A new analysis of research evidence suggests that one of the AIDS drug regimens increasingly used in developing countries and recommended by the World Health Organization (WHO), may have an unacceptably high risk of failure and rate of drug resistance in patients. The study, led by the Stanford University School of Medicine, appears in the March 15 print issue of the journal Clinical Infectious Diseases. In an editorial, eminent researchers call for a clinical trial of the tenofovir/lamivudine/nevirapine combination to decide whether it should stay on the WHO recommended list. In 2010, the WHO revised its treatment guidelines for HIV, replacing some older, more toxic treatments with four new regimens. All four regimens include the antiretroviral drug tenofovir, in combination with either lamivudine or emtricitabine, plus one or other of another pair, nevirapine or efavirenz.
A Systematic Review by The Cochrane Library reveals that individuals with HIV are more likely to take their medication every day if they receive weekly text message reminders via their mobile phone. Text messaging is becoming an increasingly popular method of delivering support in health care - increasing contact between patients and health care providers and helps promote attendance at clinics and hospitals. According to the researchers, there is some evidence indicating that text messaging helps individuals suffering with tuberculosis take their daily medication. They reveal that this method could also help millions of HIV patients on antiretroviral therapy (ART) adhere to to their treatment regimen. Even though ART can help individuals with HIV liver longer and feel better, adverse effects from the medication can make sticking to the daily regime difficult for some patients.
Female sex workers in low- and middle-income countries are nearly 14 times more likely to be infected by HIV compared to the rest of country's population, according to an analysis by researchers at the Johns Hopkins Bloomberg School of Public Health. The findings suggest an urgent need to scale up access to quality HIV prevention programs in these countries. The study was published online in The Lancet Infectious Diseases. "Although female sex workers have long been understood to be a key affected population, the scope and breadth of their disproportionate risk for HIV infection had not been systematically documented, " said Stefan Baral, MD, MPH, MBA, lead author of the study and associate director of the Bloomberg School's Center for Public Health and Human Rights. "In addition to antiretroviral treatment and ongoing HIV prevention for sex workers, considerations of the legal and policy environments in which sex workers operate, and the important role of stigma, discrimination, and violence targeting female sex workers globally will be required to reduce the disproportionate disease burden among these women.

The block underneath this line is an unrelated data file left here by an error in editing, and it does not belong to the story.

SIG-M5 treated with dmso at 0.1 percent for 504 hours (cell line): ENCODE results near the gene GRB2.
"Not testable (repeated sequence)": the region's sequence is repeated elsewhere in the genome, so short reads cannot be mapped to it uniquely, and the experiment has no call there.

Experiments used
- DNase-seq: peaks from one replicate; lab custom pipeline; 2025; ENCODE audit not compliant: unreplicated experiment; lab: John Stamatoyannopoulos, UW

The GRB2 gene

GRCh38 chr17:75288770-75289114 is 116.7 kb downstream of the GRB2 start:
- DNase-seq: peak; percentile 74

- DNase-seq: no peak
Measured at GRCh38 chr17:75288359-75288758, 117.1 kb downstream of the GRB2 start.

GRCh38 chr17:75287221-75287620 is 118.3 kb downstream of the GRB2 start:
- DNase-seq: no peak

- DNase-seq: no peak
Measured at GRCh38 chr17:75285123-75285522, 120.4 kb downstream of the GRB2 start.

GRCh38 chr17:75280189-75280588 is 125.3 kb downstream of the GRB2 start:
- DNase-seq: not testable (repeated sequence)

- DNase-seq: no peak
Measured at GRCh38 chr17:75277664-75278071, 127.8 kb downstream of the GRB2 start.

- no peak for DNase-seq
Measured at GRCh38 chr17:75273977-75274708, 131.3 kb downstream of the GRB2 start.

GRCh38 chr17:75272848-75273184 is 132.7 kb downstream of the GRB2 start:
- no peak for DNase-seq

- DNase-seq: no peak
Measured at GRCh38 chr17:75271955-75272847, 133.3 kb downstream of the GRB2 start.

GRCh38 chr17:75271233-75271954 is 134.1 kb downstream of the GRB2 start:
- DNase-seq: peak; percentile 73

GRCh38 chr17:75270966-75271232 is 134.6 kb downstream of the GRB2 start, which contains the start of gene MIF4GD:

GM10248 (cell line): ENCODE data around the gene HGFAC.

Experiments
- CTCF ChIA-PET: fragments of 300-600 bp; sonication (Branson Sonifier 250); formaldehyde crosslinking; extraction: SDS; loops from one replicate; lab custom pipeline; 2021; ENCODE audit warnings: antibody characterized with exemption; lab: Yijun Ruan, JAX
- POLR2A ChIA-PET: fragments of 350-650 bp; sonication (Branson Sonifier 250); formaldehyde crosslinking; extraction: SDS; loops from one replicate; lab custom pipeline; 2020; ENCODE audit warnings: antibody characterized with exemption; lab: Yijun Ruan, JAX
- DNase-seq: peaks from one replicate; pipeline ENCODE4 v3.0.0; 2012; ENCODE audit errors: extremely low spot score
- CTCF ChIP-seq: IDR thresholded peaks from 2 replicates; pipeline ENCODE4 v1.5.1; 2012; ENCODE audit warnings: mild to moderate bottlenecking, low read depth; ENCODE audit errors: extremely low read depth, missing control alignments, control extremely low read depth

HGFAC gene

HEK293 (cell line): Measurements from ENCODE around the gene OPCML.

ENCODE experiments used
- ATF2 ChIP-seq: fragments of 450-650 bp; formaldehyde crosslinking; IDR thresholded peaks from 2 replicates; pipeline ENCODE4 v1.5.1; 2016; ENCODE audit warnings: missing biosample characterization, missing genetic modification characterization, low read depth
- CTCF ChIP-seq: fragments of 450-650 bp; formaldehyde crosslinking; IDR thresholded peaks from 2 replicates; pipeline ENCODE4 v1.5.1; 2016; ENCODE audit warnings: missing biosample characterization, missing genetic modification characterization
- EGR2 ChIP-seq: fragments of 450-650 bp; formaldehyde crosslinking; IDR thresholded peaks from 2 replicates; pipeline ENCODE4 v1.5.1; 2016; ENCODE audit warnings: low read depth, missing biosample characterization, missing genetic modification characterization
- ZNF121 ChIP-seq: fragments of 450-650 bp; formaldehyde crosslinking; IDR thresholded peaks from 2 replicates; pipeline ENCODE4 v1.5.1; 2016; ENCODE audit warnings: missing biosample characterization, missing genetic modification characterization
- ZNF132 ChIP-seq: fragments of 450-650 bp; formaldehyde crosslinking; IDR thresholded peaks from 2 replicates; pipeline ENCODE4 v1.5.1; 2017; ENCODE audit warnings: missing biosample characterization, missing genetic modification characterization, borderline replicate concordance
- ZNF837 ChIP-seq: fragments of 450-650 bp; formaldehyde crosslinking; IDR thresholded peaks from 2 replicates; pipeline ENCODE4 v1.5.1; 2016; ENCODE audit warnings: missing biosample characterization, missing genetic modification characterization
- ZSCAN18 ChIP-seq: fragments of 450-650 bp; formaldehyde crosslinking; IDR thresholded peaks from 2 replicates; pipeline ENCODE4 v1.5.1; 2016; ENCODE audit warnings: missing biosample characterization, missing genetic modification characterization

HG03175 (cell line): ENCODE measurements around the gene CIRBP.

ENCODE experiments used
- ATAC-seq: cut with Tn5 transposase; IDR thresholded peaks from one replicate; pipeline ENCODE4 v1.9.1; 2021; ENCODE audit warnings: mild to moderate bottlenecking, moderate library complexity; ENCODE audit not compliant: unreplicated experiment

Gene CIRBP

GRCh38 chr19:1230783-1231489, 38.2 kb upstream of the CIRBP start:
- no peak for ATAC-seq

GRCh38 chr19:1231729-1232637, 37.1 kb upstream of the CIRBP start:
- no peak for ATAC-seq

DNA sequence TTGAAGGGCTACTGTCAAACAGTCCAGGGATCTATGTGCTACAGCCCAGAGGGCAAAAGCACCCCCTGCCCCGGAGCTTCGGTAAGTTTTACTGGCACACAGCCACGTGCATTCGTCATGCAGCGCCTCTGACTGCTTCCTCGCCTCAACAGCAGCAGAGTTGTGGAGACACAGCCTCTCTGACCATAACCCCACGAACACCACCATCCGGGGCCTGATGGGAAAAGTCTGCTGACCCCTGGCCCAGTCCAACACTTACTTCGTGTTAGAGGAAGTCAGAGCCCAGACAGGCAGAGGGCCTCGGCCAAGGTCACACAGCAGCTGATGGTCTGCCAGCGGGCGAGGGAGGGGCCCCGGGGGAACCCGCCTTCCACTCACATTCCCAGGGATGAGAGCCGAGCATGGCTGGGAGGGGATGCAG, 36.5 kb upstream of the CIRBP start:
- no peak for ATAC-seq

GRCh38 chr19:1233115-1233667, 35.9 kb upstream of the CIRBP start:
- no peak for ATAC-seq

A team of researchers at the University of North Carolina at Chapel Hill have successfully flushed latent HIV infection from hiding, with a drug used to treat certain types of lymphoma. Tackling latent HIV in the immune system is critical to finding a cure for AIDS. The results were presented at the 19th Conference on Retroviruses and Opportunistic Infections in Seattle, Washington. While current antiretroviral therapies can very effectively control virus levels, they can never fully eliminate the virus from the cells and tissues it has infected. "Lifelong use of antiretroviral therapy is problematic for many reasons, not least among them are drug resistance, side effects, and cost, " said David Margolis, MD, professor of medicine, microbiology and immunology, and epidemiology at the University of North Carolina at Chapel Hill.
The first findings from a nationally representative HIV survey were presented at the 19th Conference on Retroviruses and Opportunistic Infections (CROI 2012) in Seattle, WA. The Swaziland HIV Incidence Measurement Survey (SHIMS) found that overall HIV prevalence, or percentage of the population living with HIV infection, is 31% among adults ages 18-49. This figure matches the 2006 Demographic Health Survey findings for the same age group, indicating that the HIV epidemic in Swaziland has stabilized over the past five years. "The country continues to have the highest national HIV prevalence rate in the world, making this the most serious health issue in Swaziland. The Ministry of Health is using the findings from the SHIMS to tailor and improve HIV prevention, care, and treatment programs in Swaziland, " said Rejoice Nkambule, Deputy Director of Health Services - Public Health at the Ministry of Health.